A One-Way Ticket To The Promised Land
By Erik Flannigan
Those of us who like to discuss Bruce Springsteen’s touring history often focus on a show’s narrative arc. Through his setlist choices and order, what story is he telling?
Tours tied to his new studio albums often start as showcases for that particular work and its ideas, but after several months on the road song selections turn wide ranging, at times drifting far from the shore to which they were originally docked.
The Ghost of Tom Joad tour is Springsteen’s purest in terms of holding onto its vision and telling its story night after night. That the tour eventually spanned three calendar years stands as a testament to how satisfying Springsteen found solo work and the songs he was performing.
The tour launched in late 1995 and those early sets offered a heaping helping of tracks from the album. By the time he reached Akron ten months later–a point at which deviation from the norm would be underway on most tours–Springsteen was digging even deeper into this music’s wellspring.
Akron begins with a staggering debut performance that immediately validates the inclusion of the show in the Live Archive series. Springsteen had been invited to appear at a special Woody Guthrie tribute concert in Cleveland on September 29, in preparation for which he performed the folk legend’s “Tom Joad” to open the Akron set.
With command and focus, Springsteen breathes new life into Guthrie’s murder ballad about the plight of the poor heading west in the Dust Bowl era. The song is a darker, spiritual companion to Springsteen’s own “The Ghost of Tom Joad,” and the two share key words and phrases in their final verses. While the film adaption of John Steinbeck’s The Grapes of Wrath was a major reference for Springsteen’s “Joad” lyrics, the inspiration and influence of Guthrie’s “Tom Joad” is there too, and not just in the title track but across the album, and even as far back as Nebraska, where its style and shape inform compositions like “Johnny 99” and “Reason to Believe.”
From that unprecedented start, Springsteen moves purposefully through the weighty Joad tour set, which offers little in the way of fan service but remains unquestionable in its musical artistry. The seventh song, “Nebraska,” starts with a high-vocal musical prelude that drifts into the somber harmonica line, setting the dark scene that’s about to unfold. It’s a stark, intimate reading that ends with Springsteen subtly shifting into a character voice for the harrowing final line: “I guess there’s just a meanness in this world.”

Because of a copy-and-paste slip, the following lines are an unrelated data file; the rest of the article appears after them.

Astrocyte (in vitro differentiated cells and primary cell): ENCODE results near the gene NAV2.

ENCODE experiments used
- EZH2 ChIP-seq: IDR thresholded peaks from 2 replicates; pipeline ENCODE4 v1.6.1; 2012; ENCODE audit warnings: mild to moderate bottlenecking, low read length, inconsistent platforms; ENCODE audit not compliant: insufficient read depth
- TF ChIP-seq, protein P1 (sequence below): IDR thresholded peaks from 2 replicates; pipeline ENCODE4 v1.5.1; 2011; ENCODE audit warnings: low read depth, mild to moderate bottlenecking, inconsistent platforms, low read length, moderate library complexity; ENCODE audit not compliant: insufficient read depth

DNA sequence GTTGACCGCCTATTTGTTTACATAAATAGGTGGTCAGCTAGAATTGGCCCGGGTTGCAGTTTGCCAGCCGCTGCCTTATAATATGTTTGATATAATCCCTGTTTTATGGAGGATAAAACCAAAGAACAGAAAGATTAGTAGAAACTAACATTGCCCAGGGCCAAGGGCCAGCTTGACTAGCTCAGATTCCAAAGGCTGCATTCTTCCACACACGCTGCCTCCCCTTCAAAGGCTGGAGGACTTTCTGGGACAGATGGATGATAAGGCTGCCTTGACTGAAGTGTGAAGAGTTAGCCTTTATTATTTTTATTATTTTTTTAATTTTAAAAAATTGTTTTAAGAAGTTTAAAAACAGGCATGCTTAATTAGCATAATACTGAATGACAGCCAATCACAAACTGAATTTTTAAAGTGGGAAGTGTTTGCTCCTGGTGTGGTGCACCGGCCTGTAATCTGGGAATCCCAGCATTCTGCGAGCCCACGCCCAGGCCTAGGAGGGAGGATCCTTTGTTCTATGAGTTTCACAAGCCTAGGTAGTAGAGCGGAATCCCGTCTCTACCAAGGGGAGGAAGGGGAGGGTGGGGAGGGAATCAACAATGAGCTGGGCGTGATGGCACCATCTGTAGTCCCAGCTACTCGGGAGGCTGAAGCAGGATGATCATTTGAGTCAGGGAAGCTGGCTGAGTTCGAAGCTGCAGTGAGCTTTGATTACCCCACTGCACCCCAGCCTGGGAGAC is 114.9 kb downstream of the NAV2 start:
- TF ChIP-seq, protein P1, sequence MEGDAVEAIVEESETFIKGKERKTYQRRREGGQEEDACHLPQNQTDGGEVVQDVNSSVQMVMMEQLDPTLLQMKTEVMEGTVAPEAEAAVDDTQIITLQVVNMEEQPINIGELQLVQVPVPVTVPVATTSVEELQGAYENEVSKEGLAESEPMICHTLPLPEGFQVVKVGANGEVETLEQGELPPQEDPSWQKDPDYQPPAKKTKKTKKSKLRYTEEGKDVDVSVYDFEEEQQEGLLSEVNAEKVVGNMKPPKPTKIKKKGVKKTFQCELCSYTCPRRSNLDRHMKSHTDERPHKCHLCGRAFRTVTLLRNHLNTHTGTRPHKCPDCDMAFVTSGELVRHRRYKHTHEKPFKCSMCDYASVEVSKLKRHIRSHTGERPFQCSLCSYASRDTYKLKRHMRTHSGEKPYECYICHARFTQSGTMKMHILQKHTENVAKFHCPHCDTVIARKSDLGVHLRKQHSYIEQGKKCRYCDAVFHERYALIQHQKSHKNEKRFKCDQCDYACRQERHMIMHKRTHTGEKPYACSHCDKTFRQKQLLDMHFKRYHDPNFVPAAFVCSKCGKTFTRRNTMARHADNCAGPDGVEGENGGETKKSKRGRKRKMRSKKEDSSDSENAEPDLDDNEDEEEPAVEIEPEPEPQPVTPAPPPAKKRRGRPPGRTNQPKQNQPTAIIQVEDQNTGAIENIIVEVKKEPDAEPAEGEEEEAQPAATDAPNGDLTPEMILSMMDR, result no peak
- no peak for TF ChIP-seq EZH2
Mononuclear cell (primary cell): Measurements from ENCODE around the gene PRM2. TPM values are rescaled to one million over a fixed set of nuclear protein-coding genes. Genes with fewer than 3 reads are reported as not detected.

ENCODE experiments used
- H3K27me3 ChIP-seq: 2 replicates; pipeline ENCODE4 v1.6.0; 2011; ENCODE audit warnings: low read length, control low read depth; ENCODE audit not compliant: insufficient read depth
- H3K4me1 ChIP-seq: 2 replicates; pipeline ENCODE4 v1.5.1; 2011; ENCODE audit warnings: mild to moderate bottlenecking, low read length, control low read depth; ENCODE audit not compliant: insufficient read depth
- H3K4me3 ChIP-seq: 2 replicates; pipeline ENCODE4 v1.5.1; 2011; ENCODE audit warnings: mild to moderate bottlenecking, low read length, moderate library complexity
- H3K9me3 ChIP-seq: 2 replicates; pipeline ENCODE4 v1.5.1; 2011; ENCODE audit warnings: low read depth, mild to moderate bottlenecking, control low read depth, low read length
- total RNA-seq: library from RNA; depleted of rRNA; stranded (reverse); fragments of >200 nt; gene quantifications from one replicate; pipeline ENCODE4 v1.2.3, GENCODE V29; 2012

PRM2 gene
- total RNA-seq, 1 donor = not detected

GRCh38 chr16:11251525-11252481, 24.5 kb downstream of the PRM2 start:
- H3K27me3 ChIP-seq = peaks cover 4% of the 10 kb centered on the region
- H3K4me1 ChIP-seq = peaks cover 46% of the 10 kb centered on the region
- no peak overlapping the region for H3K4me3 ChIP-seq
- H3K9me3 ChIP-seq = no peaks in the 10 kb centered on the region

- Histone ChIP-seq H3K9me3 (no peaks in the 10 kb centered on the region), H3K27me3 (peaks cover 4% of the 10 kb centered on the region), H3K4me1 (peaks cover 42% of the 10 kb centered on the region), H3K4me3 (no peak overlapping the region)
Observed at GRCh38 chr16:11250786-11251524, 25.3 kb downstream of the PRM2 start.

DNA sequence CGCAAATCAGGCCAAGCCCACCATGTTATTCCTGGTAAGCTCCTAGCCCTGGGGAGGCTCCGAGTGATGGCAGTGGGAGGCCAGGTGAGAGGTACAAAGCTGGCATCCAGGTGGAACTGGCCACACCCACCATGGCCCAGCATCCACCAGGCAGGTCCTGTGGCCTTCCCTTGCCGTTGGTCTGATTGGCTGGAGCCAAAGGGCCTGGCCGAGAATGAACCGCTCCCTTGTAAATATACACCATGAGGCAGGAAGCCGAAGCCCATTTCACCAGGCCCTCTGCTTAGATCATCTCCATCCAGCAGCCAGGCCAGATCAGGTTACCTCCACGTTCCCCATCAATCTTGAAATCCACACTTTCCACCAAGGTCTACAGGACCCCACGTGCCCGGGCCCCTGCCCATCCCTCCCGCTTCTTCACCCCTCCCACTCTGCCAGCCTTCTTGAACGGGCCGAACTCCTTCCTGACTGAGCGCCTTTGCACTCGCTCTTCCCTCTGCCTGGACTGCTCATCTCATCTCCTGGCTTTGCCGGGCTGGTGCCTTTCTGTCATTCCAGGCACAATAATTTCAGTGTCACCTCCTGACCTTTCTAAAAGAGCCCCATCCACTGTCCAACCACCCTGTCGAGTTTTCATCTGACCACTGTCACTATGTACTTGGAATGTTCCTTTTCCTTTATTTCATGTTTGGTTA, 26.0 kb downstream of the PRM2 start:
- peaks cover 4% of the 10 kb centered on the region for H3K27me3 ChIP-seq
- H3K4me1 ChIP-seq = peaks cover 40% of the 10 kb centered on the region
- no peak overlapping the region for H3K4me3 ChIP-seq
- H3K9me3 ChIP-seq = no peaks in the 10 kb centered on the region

The first half of the set includes “It’s the Little Things That Count” and “Red Headed Woman,” which bring welcome levity, before the fitting pairing of “Shut Out the Light” and “Born in the U.S.A.” Springsteen performs the b-side with feeling and fragility, while the A-side rides bluesy guitar slides in a swaggering reading that plays more as a cautionary tale than ever before.
A second high-vocal intro comes ahead of another Nebraska track, “Reason to Believe,” missing its original and thematically contrasting musical lilt, replaced here by a somber tone that’s chilling in spots. No one will misread the meaning of this version.
The main set heads towards conclusion on the back of five stellar performances from Joad starting with “Youngstown” (just 50 miles from Akron), “Sinaloa Cowboys,” “The Line,” the rarely performed “The New Timer” and finally a glimmer of hope from “Across The Border.”
After delivering the set’s central themes completely on his own terms, Springsteen acknowledges the Akron audience’s patience and respect with the rousing return of “Does This Bus Stop at 82nd Street?” The song dates back to his own time as a Greenwich Village troubadour and is a fitting inclusion in an evening of folk music. A sweet “This Hard Land” further rewards fan faith, and the good vibes continue on a quick rip through “No Surrender,” a song about the bonds of friendship and what matters in the face of hardship.
“I appreciate coming out here and having the room to play like this,” Springsteen says sincerely in the encore. However one feels today about the music he was performing circa 1995-97, it meant everything to Springsteen. In early 1995 he was at a crossroads, having effectively finished a solo album in the vein of “Streets of Philadelphia,” only to pivot suddenly and reconvene the E Street Band to record new music and promote Greatest Hits. But that year, Springsteen ultimately rediscovered himself as a solo artist through The Ghost of Tom Joad album and tour.
If we support the idea that he had to make Nebraska before he entered the inevitable superstar spotlight with Born in the U.S.A., Springsteen needed to write, record and perform Tom Joad songs on his own before he could reunite with the E Street Band. This Akron recording is a compelling chronicle of that journey, including one key piece of the original source material.
Addio alla tua cara mamma
Adele Springsteen 1925-2024
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